Discovering Ecuador's Hidden Gems
Athough a tiny country, a similar size to the American state of Wyoming, Ecuador has been described as a ‘mini South America’ due to it encompassing all the exotic features offered from this fantastic continent. A country brimming with micro climates, 1,600 bird species and more than 17,000 species of plant, Ecuador is the most bio-diverse region per square feet in the world. While many know Ecuador as the entry point for visiting the Galapagos Islands’ incredible wildlife landscape, described by Darwin as an alternative planet during his five week stay, there is plenty on the main land to captivate you, as I discovered on a recent trip.
The Dizzying Heights of Quito
Once I had adapted to the head-spinning altitude of the world’s second highest capital city, I set off for a scenic tour of Quito starting at the Virgin Mary statue placed on top of the hill El Panecillo. Perched above the city, 3,016 metres above sea level, the views stretching out in front of you are stunning; a beautiful and exciting way to view the city you are about to explore.
The sights continued to fascinate and inspire me as I explored this historic city visiting the San Francisco Cathedral, where daily masses are held every hour on the hour, the beautiful courtyard of the neighbouring convent and the Plaza Grande hotel, the city’s first luxury hotel.
The Journey into the Cloud Forest
A Luxury Cocoon in the Clouds
Whatever discomfort occurred during the bumpy ride was quickly dispelled with my arrival at the Masphi Lodge. The friendly staff welcomed me with a thick fruit cocktail instantly taking care of my bags and introducing me to their modern oasis-in-the-forest. Describing themselves as a ‘luxury cocoon in the clouds’, the lodge’s floor-to-ceiling glass windows enables you to see the forest which engulfs the lodge, creating a natural atmosphere of calming tranquillity.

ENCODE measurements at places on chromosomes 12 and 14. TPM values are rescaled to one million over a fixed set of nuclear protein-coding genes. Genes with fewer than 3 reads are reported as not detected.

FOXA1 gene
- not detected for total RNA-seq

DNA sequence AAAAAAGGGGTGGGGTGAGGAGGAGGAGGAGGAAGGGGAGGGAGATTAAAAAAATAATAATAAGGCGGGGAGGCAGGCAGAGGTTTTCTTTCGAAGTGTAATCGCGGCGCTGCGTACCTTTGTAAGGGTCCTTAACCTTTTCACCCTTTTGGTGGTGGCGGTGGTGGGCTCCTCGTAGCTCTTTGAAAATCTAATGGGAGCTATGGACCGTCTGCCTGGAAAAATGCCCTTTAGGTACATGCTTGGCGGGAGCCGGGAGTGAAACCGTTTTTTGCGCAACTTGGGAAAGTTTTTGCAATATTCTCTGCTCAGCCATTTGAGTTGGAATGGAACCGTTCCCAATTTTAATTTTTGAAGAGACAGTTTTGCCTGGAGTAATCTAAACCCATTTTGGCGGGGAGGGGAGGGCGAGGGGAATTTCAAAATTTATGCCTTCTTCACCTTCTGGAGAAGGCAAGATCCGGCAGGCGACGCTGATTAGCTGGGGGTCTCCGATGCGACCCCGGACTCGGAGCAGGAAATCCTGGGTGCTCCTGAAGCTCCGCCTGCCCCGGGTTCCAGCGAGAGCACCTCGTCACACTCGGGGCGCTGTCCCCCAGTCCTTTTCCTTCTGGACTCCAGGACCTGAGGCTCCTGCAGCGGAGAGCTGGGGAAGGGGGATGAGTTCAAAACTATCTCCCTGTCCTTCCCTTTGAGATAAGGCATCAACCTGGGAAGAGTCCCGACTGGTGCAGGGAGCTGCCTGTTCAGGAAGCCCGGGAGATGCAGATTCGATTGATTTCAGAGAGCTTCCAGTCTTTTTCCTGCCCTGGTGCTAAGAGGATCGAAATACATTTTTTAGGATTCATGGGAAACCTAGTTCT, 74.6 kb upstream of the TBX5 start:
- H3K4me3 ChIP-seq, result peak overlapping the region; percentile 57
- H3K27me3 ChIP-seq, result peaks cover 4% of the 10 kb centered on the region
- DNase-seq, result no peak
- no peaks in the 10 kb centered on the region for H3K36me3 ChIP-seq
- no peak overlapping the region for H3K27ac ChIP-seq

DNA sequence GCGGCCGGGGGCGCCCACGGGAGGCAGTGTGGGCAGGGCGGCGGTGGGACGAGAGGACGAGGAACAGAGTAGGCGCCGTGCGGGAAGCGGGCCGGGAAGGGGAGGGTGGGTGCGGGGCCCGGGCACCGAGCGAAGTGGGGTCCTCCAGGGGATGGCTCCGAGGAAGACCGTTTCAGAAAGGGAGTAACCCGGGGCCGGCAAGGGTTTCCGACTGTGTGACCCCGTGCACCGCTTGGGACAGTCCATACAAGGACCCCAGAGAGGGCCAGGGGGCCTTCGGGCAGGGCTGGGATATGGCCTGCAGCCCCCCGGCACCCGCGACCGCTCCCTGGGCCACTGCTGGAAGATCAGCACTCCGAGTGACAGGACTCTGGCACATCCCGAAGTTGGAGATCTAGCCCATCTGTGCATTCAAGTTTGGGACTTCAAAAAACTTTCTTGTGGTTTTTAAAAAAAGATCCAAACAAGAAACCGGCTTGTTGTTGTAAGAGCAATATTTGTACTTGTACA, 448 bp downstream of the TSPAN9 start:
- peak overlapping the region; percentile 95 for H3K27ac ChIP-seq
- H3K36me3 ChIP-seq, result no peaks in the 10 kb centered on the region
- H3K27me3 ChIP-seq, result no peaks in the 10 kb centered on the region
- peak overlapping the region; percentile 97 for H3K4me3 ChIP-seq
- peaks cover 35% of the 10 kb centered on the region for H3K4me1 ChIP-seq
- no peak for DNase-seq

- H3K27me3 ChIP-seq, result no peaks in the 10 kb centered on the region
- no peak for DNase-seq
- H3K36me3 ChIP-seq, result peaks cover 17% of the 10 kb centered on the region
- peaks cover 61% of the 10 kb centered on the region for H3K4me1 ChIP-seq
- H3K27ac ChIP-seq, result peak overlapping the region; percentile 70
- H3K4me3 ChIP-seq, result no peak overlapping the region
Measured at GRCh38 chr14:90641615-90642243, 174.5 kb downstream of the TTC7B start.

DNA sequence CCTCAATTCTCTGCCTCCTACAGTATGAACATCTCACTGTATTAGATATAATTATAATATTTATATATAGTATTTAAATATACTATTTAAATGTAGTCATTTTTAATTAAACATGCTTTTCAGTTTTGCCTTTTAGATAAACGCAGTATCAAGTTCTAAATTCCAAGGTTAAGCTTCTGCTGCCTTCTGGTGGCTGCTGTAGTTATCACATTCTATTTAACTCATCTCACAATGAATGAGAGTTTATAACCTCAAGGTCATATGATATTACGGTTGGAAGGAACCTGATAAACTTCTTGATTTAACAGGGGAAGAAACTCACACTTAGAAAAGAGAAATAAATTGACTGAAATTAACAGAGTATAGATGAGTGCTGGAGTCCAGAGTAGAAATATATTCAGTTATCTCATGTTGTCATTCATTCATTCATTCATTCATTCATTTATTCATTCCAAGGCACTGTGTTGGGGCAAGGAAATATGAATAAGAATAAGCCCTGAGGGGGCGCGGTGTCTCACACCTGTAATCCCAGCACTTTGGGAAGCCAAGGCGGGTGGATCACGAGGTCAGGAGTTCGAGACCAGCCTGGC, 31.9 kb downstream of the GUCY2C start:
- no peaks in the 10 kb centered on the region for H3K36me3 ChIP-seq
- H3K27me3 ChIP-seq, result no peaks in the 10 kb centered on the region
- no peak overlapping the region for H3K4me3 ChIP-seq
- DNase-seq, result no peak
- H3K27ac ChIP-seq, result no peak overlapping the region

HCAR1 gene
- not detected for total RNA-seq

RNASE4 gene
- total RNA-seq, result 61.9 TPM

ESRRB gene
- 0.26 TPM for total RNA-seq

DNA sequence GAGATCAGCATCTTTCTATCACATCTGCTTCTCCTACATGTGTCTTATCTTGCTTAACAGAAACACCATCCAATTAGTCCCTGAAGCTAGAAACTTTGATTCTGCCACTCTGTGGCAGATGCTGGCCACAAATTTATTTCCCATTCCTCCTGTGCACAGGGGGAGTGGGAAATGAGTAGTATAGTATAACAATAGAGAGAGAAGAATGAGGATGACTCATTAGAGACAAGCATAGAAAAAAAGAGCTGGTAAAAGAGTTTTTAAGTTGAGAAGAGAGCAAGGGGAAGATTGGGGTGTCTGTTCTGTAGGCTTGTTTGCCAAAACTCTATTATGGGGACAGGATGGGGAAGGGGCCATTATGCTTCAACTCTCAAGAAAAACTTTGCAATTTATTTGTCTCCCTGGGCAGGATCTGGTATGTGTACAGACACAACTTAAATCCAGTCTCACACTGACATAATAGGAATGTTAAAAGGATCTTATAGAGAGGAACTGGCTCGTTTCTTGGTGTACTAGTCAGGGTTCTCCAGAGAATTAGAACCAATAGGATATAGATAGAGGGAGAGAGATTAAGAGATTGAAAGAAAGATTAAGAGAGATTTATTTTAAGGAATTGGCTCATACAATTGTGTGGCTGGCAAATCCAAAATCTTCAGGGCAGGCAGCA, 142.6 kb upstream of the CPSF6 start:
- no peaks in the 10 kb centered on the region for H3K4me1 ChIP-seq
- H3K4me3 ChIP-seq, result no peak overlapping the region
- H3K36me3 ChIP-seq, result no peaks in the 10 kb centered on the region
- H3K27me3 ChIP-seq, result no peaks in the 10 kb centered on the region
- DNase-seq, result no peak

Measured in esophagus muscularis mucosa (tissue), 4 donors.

Unsurprisingly, in a region with an average precipitation of 6000 millimetres per year, it was raining when I arrived. Thankfully the lodge is equipped with ponchos, wellies and walking sticks for guests to borrow; kitted out and prepared for a metres worth of rain, I set off with my guide Sebastian to explore the forest. Coming from the buzz and bustle of Quito, I was very aware of the sense of serenity I felt walking along the trails. With no need to rush and hurry, we took our time to examine the giant umbrella leaves, stems of walking trees, miniature orchids and trickling streams. The forest’s huge number of bird species, over 200, was evident with toucans, quetzales, hummingbirds and cuckoos sitting on the branches watching us trek through the jungle.
The most spectacular experience for me was the night walk. After dark the forest becomes alive as the tarantulas crawl out their holes, tiny frogs leap from leaf to leaf and snakes meander through the branches. Just before we headed back to the lodge for the evening, Sebastian told me to turn off my flashlight and close my eyes. “Listen!” he said. I stood and heard around me the volume of the forest; all the creatures chattering, murmuring, buzzing, croaking and hissing. It’s when you hear all these different sounds of the creatures that it really hits home how many different animals, birds and insects call this forest home.